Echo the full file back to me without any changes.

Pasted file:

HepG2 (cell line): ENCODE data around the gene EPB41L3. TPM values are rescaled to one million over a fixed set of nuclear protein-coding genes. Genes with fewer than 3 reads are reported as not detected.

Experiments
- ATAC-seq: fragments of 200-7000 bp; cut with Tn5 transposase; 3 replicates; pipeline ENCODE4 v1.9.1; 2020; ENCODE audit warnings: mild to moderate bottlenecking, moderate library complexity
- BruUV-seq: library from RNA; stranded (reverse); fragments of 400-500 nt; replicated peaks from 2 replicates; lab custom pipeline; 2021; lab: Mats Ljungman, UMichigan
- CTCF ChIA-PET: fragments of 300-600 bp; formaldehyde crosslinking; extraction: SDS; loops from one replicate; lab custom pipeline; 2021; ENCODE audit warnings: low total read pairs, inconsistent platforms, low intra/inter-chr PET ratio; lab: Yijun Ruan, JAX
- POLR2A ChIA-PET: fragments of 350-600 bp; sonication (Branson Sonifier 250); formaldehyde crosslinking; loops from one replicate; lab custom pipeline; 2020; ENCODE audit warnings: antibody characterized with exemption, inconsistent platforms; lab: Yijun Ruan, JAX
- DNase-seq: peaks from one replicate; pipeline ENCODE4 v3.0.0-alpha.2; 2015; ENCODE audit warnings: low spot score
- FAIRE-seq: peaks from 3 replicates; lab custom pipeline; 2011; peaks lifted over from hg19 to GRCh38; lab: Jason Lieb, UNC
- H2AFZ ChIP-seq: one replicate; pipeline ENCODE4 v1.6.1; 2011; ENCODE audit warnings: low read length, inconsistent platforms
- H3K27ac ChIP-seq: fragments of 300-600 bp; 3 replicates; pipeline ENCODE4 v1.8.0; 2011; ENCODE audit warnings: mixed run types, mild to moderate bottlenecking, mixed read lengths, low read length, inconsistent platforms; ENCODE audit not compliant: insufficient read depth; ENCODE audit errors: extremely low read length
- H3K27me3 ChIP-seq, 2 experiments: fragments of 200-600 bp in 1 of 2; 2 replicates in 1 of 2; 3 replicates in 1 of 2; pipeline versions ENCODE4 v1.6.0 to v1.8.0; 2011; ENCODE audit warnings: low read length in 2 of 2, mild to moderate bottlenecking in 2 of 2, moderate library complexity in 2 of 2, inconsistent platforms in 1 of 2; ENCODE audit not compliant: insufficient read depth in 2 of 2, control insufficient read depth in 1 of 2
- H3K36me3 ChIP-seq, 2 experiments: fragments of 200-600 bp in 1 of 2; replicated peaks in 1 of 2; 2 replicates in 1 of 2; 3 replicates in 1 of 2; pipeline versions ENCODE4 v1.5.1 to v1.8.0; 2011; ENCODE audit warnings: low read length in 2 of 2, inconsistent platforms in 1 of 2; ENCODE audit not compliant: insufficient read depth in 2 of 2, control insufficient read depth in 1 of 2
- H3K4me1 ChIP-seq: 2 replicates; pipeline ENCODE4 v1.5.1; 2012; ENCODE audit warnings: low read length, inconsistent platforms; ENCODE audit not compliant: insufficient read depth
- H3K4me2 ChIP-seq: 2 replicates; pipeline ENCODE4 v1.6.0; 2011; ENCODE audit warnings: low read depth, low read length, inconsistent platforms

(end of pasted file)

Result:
HepG2 (cell line): ENCODE data around the gene EPB41L3. TPM values are rescaled to one million over a fixed set of nuclear protein-coding genes. Genes with fewer than 3 reads are reported as not detected.

Experiments
- ATAC-seq: fragments of 200-7000 bp; cut with Tn5 transposase; 3 replicates; pipeline ENCODE4 v1.9.1; 2020; ENCODE audit warnings: mild to moderate bottlenecking, moderate library complexity
- BruUV-seq: library from RNA; stranded (reverse); fragments of 400-500 nt; replicated peaks from 2 replicates; lab custom pipeline; 2021; lab: Mats Ljungman, UMichigan
- CTCF ChIA-PET: fragments of 300-600 bp; formaldehyde crosslinking; extraction: SDS; loops from one replicate; lab custom pipeline; 2021; ENCODE audit warnings: low total read pairs, inconsistent platforms, low intra/inter-chr PET ratio; lab: Yijun Ruan, JAX
- POLR2A ChIA-PET: fragments of 350-600 bp; sonication (Branson Sonifier 250); formaldehyde crosslinking; loops from one replicate; lab custom pipeline; 2020; ENCODE audit warnings: antibody characterized with exemption, inconsistent platforms; lab: Yijun Ruan, JAX
- DNase-seq: peaks from one replicate; pipeline ENCODE4 v3.0.0-alpha.2; 2015; ENCODE audit warnings: low spot score
- FAIRE-seq: peaks from 3 replicates; lab custom pipeline; 2011; peaks lifted over from hg19 to GRCh38; lab: Jason Lieb, UNC
- H2AFZ ChIP-seq: one replicate; pipeline ENCODE4 v1.6.1; 2011; ENCODE audit warnings: low read length, inconsistent platforms
- H3K27ac ChIP-seq: fragments of 300-600 bp; 3 replicates; pipeline ENCODE4 v1.8.0; 2011; ENCODE audit warnings: mixed run types, mild to moderate bottlenecking, mixed read lengths, low read length, inconsistent platforms; ENCODE audit not compliant: insufficient read depth; ENCODE audit errors: extremely low read length
- H3K27me3 ChIP-seq, 2 experiments: fragments of 200-600 bp in 1 of 2; 2 replicates in 1 of 2; 3 replicates in 1 of 2; pipeline versions ENCODE4 v1.6.0 to v1.8.0; 2011; ENCODE audit warnings: low read length in 2 of 2, mild to moderate bottlenecking in 2 of 2, moderate library complexity in 2 of 2, inconsistent platforms in 1 of 2; ENCODE audit not compliant: insufficient read depth in 2 of 2, control insufficient read depth in 1 of 2
- H3K36me3 ChIP-seq, 2 experiments: fragments of 200-600 bp in 1 of 2; replicated peaks in 1 of 2; 2 replicates in 1 of 2; 3 replicates in 1 of 2; pipeline versions ENCODE4 v1.5.1 to v1.8.0; 2011; ENCODE audit warnings: low read length in 2 of 2, inconsistent platforms in 1 of 2; ENCODE audit not compliant: insufficient read depth in 2 of 2, control insufficient read depth in 1 of 2
- H3K4me1 ChIP-seq: 2 replicates; pipeline ENCODE4 v1.5.1; 2012; ENCODE audit warnings: low read length, inconsistent platforms; ENCODE audit not compliant: insufficient read depth
- H3K4me2 ChIP-seq: 2 replicates; pipeline ENCODE4 v1.6.0; 2011; ENCODE audit warnings: low read depth, low read length, inconsistent platforms